The critics are examining the wreckage following England's disappointing 2-1 friendly loss to France at Wembley on Wednesday.
An opening period that resulted in Les Bleus controlling proceedings from start to finish led to Laurent Blanc's men holding the advantage thanks to Karim Benzema's near-post strike.
Mathieu Valbuena doubled the visitors' lead when he coolly guided home Bacary Sagna's right-wing delivery and, although Peter Crouch volleyed home late in the day, France were well worthy of their triumph.
But the fingers of blame are already wagging with head coach Fabio Capello bearing the brunt of the unwanted sceptics.
The Italian was hardly aided prior to the fixture with a number of first-choice stars ruled out through injury.
Joe Hart, Glen Johnson, Ashley Cole, John Terry, Michael Dawson, Frank Lampard, Aaron Lennon, Wayne Rooney, Jermain Defoe and Darren Bent were just a few regulars unavailable for the Three Lions.
As soon as Capello released the midweek team sheet a number of eyebrows were raised around the national stadium.
Andy Carroll was handed a debut after notching seven goals at the start of the Premier League season, but playing upfront on his own was always going to prove a difficult task for the Newcastle United front man.
Sunderland midfielder Jordan Henderson, a relative unknown prior to August, struggled to stem the flowing movement through the centre of the park with the likes of Valbuena, Samir Nasri, Florent Malouda and Yoann Gourcuff dictating play.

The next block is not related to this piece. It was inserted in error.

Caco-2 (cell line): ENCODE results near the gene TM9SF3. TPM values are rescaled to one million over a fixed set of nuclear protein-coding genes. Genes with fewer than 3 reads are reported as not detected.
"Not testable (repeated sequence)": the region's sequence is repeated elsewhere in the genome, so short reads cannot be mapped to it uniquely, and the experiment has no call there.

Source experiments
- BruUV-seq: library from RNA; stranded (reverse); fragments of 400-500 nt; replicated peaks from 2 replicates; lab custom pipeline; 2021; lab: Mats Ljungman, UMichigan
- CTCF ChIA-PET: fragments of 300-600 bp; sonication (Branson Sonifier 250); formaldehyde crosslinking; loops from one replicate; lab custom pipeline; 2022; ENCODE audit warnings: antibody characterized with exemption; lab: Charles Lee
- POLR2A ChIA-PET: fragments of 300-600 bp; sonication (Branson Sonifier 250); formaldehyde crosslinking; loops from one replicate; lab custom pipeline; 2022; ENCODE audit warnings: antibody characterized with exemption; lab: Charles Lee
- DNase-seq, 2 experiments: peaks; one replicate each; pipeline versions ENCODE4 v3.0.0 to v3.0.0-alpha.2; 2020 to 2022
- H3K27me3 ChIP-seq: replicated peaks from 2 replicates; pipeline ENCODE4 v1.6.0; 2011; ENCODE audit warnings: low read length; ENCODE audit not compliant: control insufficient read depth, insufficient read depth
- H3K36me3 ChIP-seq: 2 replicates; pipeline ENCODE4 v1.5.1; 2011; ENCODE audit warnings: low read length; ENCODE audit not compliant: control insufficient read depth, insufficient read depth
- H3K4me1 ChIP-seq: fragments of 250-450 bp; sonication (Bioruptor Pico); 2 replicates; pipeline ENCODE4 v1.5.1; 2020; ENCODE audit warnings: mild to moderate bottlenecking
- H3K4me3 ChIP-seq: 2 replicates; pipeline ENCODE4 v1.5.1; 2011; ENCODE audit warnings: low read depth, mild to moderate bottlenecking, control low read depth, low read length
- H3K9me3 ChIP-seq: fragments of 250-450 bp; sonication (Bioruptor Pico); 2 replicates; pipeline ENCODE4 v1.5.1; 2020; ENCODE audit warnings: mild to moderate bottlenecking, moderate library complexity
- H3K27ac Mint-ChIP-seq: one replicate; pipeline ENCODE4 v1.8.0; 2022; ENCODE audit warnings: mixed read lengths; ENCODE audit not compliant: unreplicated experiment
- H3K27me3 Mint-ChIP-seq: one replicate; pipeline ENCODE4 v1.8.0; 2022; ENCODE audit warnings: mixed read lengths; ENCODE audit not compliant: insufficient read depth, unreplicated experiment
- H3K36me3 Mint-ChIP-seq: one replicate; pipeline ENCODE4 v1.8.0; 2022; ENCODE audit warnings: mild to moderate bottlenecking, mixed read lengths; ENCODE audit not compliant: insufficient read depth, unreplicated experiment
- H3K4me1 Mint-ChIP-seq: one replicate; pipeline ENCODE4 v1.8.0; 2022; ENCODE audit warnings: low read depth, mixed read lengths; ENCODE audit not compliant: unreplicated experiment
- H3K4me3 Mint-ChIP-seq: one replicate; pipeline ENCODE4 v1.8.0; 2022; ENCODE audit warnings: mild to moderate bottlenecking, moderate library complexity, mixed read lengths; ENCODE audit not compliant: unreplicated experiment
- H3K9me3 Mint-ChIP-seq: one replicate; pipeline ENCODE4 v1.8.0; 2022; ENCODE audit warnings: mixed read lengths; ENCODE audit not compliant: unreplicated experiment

The youngster also went into the book for a crude challenge on the latter, further dampening what should have been a dream night.
Kieran Gibbs at left-back looked shaky as did captain Rio Ferdinand. Steven Gerrard failed to grab the game by the scruff of the neck as he so often does, while wingers James Milner and Theo Walcott failed to offer telling contributions.
Goalkeeper Ben Foster looked flummoxed at times and anchorman Gareth Barry will do well to win a place in the starting 11 when the Euro 2012 qualifiers recommence in March following his sub-standard display.
Phil Jagielka and Joleon Lescott were simply plugging the voids in defence and it showed as they struggled to adapt to the live-wire French.
On a brighter note, substitutes Crouch and Adam Johnson impressed, but they should really have been on the hallowed turf from the start.
Capello may have picked up a few valuable lessons from the setback, but the performance hardly sat well with the majority of the 85,495 Wembley crowd.
But, onwards and upwards some may say. Capello will have his eye on the upcoming qualifier against Wales in the spring and he will take heart knowing he was without at least seven recognised first-choice members.